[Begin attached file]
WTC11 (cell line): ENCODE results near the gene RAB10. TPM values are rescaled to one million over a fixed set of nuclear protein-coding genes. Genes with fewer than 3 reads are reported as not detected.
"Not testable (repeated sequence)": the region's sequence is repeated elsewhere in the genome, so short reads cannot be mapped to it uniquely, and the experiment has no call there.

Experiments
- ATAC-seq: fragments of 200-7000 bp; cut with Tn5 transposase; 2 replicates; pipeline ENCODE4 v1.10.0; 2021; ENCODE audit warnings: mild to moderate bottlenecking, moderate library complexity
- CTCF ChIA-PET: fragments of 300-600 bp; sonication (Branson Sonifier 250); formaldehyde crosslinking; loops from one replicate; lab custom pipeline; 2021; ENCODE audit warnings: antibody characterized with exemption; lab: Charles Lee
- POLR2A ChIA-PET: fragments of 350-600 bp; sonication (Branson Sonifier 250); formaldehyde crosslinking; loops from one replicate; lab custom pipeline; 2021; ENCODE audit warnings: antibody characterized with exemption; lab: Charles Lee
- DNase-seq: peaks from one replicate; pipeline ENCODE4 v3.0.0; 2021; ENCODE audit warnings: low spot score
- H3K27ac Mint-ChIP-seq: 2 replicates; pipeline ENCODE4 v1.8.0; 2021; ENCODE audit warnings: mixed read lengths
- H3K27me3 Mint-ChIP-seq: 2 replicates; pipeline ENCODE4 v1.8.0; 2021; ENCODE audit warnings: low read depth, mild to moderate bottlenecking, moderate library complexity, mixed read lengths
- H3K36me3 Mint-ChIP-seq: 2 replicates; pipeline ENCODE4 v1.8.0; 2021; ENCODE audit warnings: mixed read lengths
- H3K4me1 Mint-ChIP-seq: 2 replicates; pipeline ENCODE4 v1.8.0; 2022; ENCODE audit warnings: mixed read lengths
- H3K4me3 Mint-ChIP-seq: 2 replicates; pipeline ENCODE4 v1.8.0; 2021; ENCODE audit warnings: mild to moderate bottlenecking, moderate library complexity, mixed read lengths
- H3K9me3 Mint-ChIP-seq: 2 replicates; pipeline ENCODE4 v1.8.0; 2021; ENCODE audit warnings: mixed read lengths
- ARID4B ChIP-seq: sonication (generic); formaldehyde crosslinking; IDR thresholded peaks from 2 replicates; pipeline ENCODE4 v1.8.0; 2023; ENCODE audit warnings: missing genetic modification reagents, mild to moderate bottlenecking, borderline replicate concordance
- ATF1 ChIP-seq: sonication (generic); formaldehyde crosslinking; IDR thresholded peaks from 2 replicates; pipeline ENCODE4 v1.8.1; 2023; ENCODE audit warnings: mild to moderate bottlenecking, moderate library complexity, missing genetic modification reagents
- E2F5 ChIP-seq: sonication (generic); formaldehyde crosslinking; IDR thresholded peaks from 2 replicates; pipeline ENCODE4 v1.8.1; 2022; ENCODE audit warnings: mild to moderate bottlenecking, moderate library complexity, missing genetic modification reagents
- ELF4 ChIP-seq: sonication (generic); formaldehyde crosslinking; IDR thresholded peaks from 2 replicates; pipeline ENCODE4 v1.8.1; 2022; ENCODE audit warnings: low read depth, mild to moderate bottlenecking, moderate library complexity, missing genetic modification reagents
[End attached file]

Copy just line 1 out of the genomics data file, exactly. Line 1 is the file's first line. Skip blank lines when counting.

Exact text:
WTC11 (cell line): ENCODE results near the gene RAB10. TPM values are rescaled to one million over a fixed set of nuclear protein-coding genes. Genes with fewer than 3 reads are reported as not detected.